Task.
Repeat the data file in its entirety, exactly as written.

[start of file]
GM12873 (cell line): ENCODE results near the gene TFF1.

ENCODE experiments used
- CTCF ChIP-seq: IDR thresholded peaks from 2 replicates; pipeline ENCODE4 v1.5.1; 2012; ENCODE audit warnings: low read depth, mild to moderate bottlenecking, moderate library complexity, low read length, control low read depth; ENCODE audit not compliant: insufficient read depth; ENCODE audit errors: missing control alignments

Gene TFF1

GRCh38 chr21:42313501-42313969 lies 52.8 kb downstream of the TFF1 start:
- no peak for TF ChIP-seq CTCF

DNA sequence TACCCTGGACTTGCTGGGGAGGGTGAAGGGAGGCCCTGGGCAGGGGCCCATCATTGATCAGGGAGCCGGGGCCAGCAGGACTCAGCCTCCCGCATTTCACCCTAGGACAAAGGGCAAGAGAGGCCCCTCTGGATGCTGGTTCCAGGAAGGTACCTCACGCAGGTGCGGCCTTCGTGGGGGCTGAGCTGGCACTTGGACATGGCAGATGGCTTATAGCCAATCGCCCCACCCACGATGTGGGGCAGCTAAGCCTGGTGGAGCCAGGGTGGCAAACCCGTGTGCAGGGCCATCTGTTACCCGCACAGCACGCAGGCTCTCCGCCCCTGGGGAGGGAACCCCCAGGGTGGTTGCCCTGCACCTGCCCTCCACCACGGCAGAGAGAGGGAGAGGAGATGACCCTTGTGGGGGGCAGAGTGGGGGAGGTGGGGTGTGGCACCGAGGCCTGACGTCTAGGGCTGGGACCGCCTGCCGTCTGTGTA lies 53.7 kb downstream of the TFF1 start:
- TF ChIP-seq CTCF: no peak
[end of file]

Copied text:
GM12873 (cell line): ENCODE results near the gene TFF1.

ENCODE experiments used
- CTCF ChIP-seq: IDR thresholded peaks from 2 replicates; pipeline ENCODE4 v1.5.1; 2012; ENCODE audit warnings: low read depth, mild to moderate bottlenecking, moderate library complexity, low read length, control low read depth; ENCODE audit not compliant: insufficient read depth; ENCODE audit errors: missing control alignments

Gene TFF1

GRCh38 chr21:42313501-42313969 lies 52.8 kb downstream of the TFF1 start:
- no peak for TF ChIP-seq CTCF

DNA sequence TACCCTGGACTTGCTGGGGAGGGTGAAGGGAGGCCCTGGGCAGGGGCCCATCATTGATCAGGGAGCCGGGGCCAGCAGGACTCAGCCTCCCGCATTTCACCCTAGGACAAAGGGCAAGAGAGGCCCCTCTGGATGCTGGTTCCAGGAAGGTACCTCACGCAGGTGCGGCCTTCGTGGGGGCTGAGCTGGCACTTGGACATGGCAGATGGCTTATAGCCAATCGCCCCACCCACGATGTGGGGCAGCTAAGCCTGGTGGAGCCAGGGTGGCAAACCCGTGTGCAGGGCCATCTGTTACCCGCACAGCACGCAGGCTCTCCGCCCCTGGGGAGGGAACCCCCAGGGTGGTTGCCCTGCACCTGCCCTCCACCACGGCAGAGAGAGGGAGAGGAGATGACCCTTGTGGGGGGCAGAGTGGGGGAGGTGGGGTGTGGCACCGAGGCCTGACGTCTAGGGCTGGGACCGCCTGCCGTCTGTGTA lies 53.7 kb downstream of the TFF1 start:
- TF ChIP-seq CTCF: no peak